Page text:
This is sure to make this coin even more sought-after, as collectors rush to find the last UK coins with Queen Elizabeth II’s portrait on them.
As well as the unique lenticular feature, this brand new £2 also features a special dual-date.
Featuring the original 1997 date on the reverse, and the 2022 date on the obverse, this coin becomes one of just a handful of UK coins to have a dual-date on its design.
Special Privy Mark
The obverse not only features Jody Clark’s QEII portrait, but also includes a special privy mark in the form of the central Iron Age circle.
Sell out history
Plus, this year has already seen £2 coin SELL OUTS. On the day the 150th Anniversary of the FA Cup £2 launched, limited edition specifications SOLD OUT within mere hours!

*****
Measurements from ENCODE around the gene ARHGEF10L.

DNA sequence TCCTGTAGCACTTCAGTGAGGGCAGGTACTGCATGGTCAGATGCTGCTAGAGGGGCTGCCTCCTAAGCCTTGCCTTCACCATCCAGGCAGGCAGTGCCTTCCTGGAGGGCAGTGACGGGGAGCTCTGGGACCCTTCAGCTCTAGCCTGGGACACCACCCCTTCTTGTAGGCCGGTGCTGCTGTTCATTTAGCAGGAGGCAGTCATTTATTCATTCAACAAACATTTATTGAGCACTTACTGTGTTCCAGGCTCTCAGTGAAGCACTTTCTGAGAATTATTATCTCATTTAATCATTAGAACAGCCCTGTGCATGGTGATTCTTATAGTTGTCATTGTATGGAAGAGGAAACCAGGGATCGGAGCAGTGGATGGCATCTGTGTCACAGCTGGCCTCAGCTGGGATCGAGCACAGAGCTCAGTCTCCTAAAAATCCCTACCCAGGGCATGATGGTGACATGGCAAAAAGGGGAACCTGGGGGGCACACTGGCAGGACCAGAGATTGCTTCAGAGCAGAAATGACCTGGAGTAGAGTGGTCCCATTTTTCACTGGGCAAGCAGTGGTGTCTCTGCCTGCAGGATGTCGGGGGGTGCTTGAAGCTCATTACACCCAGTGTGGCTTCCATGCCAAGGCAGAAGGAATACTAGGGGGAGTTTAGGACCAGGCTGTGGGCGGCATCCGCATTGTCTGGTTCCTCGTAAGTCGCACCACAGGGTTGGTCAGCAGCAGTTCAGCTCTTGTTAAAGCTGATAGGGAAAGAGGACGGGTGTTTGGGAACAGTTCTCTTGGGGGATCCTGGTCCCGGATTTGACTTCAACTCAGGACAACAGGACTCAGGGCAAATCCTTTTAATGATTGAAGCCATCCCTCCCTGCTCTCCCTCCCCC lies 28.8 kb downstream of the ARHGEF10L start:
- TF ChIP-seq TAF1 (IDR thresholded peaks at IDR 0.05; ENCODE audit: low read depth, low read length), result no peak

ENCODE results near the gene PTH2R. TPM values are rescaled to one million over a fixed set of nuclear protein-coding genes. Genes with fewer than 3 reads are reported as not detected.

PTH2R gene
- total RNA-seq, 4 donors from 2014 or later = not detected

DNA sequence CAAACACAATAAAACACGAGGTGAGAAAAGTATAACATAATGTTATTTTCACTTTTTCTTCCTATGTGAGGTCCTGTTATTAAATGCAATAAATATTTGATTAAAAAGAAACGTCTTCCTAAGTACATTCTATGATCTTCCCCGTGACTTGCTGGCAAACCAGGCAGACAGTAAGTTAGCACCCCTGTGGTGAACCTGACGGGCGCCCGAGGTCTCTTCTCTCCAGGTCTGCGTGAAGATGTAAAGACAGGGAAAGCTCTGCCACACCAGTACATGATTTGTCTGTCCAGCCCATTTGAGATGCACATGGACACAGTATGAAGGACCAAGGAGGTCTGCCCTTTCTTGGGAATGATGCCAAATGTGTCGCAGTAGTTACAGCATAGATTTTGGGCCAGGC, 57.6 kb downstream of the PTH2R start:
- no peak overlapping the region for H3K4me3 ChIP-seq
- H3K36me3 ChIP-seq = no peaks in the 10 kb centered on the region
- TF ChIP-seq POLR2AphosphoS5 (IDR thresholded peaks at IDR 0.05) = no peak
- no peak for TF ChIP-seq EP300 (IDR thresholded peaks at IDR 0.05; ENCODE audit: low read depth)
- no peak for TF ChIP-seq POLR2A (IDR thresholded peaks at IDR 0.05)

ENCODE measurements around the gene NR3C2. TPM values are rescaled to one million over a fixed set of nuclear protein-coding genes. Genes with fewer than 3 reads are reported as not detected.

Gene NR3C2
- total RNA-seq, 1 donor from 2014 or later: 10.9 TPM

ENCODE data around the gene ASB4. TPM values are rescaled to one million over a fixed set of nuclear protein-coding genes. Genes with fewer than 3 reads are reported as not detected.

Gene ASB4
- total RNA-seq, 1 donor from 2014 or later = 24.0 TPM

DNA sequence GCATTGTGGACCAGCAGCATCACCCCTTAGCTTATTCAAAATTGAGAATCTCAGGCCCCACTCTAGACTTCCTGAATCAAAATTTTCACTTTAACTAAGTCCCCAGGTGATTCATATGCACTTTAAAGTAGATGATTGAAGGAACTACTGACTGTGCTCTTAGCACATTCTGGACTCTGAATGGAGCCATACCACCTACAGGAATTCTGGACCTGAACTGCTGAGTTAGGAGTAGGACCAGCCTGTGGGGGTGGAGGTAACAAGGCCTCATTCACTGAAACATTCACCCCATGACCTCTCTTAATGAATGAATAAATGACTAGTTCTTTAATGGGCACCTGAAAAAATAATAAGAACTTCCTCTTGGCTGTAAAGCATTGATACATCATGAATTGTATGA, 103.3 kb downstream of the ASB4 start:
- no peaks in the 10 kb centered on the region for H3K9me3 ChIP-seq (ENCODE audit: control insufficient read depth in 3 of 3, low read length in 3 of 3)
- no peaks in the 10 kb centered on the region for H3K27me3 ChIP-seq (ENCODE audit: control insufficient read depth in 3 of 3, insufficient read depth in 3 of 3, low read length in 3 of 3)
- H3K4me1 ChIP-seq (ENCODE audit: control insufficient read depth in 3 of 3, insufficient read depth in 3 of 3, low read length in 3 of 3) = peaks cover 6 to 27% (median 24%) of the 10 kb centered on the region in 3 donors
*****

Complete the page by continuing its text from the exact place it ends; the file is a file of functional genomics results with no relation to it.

The favourite UK £2 coin – voted by you!
Earlier this year, we asked Change Checkers which bi-metallic £2 design was their favourite. Can you guess which one came out on top? Find out here >>
The Scarcest Bi-metallic £2 coins
Plenty of popular bi-metallic £2 coin designs have gone into circulation since 1997, but the most scarce £2 coin is the 2002 Commonwealth Games NI £2.
With a mintage figure of just 485,500, this coin is particularly hard to spot in your change. Find out more about this coin here >>
You may also spot £2 ‘errors’ in your change too, although these are very rare. They can occur when striking the bi-metallic coins, which has a very specific process. If you’d like to learn more about error and mis-strike coins, click here >>
The re-issued bi-metallic £2 coin is sure to be a hit with collectors. What is your favourite £2 from the last 25 years?